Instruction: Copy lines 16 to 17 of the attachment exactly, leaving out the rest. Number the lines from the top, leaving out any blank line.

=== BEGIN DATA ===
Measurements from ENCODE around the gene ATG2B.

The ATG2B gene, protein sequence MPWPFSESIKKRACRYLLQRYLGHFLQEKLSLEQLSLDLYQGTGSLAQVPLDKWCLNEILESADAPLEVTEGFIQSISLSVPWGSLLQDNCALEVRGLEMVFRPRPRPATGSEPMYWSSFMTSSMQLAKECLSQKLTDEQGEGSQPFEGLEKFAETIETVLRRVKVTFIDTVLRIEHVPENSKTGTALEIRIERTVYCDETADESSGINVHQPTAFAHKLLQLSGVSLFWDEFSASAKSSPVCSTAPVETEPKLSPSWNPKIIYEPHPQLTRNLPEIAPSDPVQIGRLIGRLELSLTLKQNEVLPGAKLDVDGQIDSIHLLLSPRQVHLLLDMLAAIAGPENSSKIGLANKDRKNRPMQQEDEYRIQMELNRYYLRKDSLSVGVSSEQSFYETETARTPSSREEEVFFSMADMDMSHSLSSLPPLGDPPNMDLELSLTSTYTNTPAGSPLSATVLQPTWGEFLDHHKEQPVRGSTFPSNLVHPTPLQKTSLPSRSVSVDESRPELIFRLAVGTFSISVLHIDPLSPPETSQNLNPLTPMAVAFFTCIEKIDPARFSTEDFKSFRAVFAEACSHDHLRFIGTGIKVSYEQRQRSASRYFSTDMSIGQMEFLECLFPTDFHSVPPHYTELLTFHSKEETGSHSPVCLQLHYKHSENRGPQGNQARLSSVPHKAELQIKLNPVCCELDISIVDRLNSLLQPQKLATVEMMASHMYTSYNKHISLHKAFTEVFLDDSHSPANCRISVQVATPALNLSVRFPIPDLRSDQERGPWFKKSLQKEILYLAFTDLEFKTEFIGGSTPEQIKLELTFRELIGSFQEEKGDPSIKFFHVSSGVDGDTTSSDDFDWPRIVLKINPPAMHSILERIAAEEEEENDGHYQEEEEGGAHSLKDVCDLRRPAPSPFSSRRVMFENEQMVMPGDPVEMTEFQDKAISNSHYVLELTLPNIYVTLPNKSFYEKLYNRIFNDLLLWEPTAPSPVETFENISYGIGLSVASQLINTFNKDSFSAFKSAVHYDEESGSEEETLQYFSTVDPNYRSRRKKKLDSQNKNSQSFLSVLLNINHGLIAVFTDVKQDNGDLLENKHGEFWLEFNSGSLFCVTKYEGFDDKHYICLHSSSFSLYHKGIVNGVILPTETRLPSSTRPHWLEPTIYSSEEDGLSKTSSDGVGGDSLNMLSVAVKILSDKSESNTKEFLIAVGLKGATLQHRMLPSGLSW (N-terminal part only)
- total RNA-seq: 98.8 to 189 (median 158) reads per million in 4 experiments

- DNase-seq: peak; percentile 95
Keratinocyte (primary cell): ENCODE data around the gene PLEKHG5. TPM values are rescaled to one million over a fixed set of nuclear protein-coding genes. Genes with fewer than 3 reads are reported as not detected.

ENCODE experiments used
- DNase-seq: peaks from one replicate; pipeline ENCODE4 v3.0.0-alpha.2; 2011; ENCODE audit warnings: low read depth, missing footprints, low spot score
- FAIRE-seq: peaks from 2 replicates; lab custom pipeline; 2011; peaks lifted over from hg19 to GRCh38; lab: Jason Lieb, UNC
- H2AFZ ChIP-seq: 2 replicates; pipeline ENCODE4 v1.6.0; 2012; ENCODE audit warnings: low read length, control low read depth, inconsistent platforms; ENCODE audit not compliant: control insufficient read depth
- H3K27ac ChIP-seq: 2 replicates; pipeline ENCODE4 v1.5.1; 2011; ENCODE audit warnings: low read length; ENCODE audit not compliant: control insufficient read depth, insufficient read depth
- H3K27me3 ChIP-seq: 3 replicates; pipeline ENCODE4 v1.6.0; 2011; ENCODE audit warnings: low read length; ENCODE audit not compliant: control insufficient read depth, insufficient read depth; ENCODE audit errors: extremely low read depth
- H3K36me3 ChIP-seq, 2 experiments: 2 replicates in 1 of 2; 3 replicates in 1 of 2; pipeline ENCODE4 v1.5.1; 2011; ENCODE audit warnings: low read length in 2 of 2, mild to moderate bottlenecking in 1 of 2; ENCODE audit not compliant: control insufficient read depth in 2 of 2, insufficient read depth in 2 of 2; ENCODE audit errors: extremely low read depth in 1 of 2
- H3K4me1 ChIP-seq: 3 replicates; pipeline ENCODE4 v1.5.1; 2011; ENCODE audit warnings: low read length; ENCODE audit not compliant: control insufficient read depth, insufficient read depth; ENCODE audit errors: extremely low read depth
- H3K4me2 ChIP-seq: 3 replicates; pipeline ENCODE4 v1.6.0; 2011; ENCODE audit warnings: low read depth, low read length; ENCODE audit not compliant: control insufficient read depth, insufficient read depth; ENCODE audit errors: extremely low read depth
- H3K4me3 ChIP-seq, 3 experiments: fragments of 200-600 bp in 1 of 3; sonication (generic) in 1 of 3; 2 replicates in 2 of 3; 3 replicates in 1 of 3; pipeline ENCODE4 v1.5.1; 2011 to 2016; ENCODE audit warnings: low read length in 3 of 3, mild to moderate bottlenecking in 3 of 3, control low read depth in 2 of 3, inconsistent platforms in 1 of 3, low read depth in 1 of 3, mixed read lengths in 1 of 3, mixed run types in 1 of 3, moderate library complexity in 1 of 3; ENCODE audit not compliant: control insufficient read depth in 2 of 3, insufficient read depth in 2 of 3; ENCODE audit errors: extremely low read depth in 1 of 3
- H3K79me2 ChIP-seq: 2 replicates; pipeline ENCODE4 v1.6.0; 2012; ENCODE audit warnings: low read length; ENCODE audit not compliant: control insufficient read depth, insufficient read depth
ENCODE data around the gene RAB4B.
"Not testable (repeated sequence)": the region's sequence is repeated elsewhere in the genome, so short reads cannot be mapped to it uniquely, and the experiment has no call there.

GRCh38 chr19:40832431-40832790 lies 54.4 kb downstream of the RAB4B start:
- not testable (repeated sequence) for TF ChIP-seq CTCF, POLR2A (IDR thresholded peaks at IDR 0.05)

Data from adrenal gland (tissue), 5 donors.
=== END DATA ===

- H3K79me2 ChIP-seq: 2 replicates; pipeline ENCODE4 v1.6.0; 2012; ENCODE audit warnings: low read length; ENCODE audit not compliant: control insufficient read depth, insufficient read depth
ENCODE data around the gene RAB4B.